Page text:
No, this won’t be turning into a LotRO blog.  For starters, once I resume raiding with my new guild (of almost all the same people – meet the new guild, same as the old guild) I suspect I’ll be a bit more enthusiastic for WoW that I am right now (though for raid-life balance issues I previously alluded to, I think I’ll be approaching it more casually than has been the case previously).  LotRO still has that new-car smell.  That will, eventually, fade.  But, a glance at what others are doing can shed light on what Blizzard should consider implementing (and I’m sure Blizzard has – the achievement system has a few things in common with the deeds system in LotRO, which preceeded it by quite a bit, though they may both be based on some other game’s system for all I know).


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Missed Opportunity

October 6, 2009 at 6:16 pm (Exile in DDOville, Navel-Gazing)

So, the FTC (Federal Trade Commission, for those of my readers not from the US) has released rules for bloggers, in what I have to think is just about the stupidest thing imaginable.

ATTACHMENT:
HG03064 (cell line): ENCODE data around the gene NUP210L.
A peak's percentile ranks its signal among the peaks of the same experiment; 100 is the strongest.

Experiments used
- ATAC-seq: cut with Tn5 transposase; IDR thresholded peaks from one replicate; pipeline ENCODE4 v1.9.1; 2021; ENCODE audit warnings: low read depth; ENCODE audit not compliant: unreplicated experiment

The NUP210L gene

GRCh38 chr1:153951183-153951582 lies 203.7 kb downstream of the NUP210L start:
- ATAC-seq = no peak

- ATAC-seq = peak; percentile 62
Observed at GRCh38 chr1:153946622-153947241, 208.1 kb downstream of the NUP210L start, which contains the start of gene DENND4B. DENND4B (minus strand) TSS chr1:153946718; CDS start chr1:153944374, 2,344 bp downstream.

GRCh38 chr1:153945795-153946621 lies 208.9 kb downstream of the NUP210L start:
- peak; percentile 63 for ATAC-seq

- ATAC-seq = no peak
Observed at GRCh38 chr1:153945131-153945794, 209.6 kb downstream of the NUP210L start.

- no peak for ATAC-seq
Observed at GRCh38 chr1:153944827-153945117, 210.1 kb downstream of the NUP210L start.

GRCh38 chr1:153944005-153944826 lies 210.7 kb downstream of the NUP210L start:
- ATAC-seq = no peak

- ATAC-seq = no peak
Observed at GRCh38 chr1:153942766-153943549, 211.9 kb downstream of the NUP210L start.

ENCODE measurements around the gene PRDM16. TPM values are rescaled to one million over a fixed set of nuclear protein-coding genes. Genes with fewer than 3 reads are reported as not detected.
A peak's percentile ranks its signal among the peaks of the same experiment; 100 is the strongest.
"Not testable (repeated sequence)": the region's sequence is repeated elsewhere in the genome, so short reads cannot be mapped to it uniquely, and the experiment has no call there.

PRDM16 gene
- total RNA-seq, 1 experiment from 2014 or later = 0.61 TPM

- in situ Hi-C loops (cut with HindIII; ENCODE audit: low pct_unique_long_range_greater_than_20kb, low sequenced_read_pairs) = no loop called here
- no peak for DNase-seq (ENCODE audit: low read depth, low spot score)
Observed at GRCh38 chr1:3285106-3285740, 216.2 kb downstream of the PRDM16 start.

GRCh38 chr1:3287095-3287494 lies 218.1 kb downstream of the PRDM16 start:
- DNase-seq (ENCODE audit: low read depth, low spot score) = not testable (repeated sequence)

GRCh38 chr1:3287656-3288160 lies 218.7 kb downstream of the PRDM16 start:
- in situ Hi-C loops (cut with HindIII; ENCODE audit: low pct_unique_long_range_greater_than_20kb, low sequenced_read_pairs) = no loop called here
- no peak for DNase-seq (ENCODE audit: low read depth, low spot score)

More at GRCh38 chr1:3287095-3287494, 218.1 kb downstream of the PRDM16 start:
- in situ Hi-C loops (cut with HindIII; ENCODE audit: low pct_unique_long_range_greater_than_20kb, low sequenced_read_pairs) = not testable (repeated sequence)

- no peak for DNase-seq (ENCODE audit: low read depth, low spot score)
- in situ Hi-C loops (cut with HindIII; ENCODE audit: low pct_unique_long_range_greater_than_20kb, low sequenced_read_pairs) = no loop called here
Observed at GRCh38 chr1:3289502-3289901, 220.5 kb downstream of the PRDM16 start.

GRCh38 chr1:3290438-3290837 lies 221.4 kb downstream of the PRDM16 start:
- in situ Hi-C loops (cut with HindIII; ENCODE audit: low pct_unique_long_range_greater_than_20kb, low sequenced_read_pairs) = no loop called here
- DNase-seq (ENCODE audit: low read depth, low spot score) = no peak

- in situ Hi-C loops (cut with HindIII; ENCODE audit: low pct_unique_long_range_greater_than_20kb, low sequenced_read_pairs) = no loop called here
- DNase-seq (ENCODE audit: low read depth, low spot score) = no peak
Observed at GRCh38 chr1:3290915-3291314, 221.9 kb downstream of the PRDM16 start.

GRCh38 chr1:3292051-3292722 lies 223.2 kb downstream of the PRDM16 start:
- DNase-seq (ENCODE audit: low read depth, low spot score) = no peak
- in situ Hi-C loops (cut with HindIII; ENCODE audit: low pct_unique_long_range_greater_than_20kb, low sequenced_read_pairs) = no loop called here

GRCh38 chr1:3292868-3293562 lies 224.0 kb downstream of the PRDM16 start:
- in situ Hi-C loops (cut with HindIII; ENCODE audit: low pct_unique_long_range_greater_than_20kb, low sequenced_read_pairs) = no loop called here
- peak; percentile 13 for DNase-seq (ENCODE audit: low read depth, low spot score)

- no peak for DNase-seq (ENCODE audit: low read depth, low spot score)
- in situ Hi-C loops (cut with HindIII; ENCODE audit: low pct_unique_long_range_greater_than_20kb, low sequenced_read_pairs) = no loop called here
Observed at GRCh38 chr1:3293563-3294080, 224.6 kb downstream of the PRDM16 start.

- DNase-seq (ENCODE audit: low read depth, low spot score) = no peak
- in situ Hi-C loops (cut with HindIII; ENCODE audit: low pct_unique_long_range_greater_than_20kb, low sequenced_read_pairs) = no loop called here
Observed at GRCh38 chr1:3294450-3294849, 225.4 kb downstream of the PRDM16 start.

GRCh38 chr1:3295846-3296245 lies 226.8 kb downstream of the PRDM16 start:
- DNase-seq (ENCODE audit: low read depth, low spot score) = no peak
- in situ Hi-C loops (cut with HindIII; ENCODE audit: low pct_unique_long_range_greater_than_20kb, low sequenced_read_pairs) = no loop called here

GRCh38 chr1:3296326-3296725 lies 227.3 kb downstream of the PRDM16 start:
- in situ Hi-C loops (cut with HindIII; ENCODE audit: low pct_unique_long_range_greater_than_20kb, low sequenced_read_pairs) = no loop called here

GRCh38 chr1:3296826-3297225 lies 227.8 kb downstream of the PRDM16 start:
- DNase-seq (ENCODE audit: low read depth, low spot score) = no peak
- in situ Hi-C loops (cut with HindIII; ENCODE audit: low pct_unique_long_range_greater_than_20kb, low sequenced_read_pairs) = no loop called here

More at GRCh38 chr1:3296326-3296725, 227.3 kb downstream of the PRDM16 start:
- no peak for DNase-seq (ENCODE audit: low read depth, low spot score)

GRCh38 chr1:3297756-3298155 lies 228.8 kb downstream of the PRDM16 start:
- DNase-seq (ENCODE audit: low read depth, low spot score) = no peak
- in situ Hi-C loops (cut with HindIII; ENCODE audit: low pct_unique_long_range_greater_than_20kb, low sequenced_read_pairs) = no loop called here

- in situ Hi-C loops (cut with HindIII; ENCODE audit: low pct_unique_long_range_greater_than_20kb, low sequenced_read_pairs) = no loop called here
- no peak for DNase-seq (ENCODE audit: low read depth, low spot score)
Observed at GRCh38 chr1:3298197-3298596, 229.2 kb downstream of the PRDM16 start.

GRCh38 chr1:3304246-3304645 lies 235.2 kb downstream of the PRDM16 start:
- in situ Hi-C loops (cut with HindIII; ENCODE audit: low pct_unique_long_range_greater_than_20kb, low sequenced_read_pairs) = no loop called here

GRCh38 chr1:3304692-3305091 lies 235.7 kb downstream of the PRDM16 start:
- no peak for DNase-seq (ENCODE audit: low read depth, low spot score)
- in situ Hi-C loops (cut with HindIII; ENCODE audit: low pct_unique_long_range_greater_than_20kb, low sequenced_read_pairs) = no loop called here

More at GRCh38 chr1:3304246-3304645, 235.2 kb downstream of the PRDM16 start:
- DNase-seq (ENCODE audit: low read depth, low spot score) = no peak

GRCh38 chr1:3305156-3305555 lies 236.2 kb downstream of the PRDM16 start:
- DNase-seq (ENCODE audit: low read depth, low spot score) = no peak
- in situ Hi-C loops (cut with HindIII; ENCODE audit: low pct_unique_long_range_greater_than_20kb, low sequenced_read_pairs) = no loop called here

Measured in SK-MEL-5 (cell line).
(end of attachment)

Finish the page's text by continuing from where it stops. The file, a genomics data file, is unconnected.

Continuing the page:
Apparently I have to disclose if I’m being paid to blog about something.  As anybody who read my summary probably gathered, DDO in no way compensated me for trying out its product.  However, if Turbine wishes for me to revise my opinion, I am in fact for sale – please feel free to drop me a line at feldeeds at gmail dot com with your bid.  Yes I’m a whore warlock of questionable virtue.  Integrity doesn’t pay the bills.

“DDO:  Worth Every Penny You Didn’t Pay For It!”

“DDO:  I Had to Be Paid Very Little To Recommend It!”

“DDO:  The Best Half-a-Game I’ve Ever Tried!”

Blizzard could buy an absolutely stellar review of just about anything it wanted, if it reupped my membership without, y’know, charging me.  $15 a month, Blizz – think about what it would mean to have me singing your praises to my literally dozens of readers (or my three readers who refresh my blog dozens of times!)